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Package of proposed bike safety measures would honor longtime advocate

Bill Dooley was the hub around which all things bicycle and bicycle safety revolved, the late advocate’s friend and colleague Dorian Grilley told the House Transportation Finance and Policy Committee Tuesday.

Dooley’s name has been attached to a variety of measures aimed at improving bicycling safety, especially for children.

And it could continue.

Dubbed the “Bill Dooley Bicycle Safety Act,” HF677, as amended, would require schools to teach bicycle safety, alter a few active transportation policies, and appropriate $10 million annually for the Safe Routes to School program and $25 million annually for the state’s active transportation program. Additionally, it would clarify the Mississippi River Trail is a state bicycle route and create the Jim Oberstar Bikeway between St. Paul to the Canadian border, also designating it a state bicycle route.

House transportation panel hears bike safety bill 2/7/23

Sponsored by Rep. Steve Elkins (DFL-Bloomington), the bill was laid over for possible omnibus bill inclusion.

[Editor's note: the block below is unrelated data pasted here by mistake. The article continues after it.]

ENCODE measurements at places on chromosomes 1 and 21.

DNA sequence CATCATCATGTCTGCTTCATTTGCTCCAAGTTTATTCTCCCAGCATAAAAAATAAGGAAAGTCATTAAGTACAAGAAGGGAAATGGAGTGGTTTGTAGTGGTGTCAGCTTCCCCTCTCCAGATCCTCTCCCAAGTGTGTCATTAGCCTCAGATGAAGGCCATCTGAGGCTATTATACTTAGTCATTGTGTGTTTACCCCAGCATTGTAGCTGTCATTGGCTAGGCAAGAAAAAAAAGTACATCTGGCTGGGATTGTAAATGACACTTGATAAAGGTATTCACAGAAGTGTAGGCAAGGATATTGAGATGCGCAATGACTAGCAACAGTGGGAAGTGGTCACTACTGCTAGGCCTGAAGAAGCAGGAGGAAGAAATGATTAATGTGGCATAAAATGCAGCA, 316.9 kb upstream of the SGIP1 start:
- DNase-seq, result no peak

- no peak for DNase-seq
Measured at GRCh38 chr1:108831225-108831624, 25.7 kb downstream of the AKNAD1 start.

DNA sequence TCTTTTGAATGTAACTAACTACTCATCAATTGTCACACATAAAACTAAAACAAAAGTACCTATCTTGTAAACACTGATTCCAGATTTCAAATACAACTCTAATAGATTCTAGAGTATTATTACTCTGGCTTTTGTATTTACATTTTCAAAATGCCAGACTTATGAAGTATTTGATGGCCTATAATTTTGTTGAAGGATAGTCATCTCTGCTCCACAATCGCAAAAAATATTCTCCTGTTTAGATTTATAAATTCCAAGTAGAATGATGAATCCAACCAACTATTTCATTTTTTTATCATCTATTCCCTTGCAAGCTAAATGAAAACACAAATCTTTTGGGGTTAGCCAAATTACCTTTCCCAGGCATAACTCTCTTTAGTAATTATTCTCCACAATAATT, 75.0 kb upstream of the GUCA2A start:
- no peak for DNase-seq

The school-related safety provisions would likely be the most important to Dooley, who loved little more than watching classes of bike riders on playgrounds, said Grilley, executive director of the Bicycle Alliance of Minnesota.

Schools would have options to meet the requirement. A minimum would be adding a few minutes of bike safety to existing bus and pedestrian safety education; a maximum would be full implementation of the physical education ready Walk! Bike! Fun! curriculum that is part of the Department of Transportation's Safe Routes to School Program.

Education and community engagement are relatively inexpensive ways to maximize the return on investment in infrastructure, Grilley said.

The bill would also revive an Active Transportation Advisory Committee that expired in 2018.

MnDOT has informal advisory panels for Safe Routes to School and active transportation that would be combined in this revived committee, according to Erik Rudeen, the department’s director of government affairs.

Grilley said the bill would also amend bike riders’ rules to better match best practices by:

  • allowing riders to continue through a stop, after slowing, if the intersection is clear – sometimes called an Idaho stop;
  • no longer requiring riders to be as far right possible on a roadway, but as far right as they deem safe; and
  • riders could go straight through an intersection from the left side of a dedicated right-hand turn lane rather than needing to go into traffic.

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